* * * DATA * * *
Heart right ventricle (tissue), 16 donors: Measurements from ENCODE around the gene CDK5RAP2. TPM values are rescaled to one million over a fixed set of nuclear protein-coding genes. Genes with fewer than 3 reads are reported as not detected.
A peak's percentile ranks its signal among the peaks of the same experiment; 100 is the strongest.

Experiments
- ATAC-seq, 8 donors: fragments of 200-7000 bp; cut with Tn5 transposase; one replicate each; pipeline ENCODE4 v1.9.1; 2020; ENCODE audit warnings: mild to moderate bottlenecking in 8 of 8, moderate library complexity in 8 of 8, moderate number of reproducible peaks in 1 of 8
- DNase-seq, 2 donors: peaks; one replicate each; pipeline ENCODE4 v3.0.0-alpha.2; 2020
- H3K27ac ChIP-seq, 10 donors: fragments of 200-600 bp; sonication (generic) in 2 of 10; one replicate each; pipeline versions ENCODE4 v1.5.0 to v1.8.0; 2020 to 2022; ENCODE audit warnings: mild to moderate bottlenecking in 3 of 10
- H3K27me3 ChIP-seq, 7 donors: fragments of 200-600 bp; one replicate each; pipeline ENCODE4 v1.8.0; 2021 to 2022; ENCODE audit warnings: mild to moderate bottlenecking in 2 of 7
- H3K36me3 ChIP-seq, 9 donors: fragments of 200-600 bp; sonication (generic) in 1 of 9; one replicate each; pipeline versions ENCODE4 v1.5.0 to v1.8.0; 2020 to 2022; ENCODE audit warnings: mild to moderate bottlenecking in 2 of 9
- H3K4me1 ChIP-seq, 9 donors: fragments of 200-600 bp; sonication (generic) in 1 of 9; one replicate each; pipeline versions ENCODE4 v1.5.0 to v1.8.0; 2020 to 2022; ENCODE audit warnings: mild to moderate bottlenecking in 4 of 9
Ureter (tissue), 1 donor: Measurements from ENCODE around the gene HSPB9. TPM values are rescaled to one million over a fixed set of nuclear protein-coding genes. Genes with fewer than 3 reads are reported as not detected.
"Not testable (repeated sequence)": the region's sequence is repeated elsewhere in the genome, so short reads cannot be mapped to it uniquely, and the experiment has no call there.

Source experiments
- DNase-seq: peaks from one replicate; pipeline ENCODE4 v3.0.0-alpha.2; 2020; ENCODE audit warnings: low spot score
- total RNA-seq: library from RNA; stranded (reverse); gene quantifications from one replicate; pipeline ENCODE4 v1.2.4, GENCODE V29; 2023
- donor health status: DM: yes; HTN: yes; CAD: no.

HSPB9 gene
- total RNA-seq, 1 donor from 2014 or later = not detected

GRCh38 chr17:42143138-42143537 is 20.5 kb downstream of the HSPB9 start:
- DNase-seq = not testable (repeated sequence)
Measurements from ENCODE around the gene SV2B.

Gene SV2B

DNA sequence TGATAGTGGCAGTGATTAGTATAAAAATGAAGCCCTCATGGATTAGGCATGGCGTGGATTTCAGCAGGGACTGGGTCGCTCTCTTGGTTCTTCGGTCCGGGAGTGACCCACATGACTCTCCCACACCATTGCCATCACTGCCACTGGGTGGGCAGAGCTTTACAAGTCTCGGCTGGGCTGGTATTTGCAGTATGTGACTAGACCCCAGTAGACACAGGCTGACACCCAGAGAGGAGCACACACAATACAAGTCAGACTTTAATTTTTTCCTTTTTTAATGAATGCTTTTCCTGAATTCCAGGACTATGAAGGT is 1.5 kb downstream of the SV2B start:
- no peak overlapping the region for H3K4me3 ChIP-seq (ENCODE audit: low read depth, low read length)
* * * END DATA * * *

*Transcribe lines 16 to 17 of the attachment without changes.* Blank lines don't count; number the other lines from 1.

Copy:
HSPB9 gene
- total RNA-seq, 1 donor from 2014 or later = not detected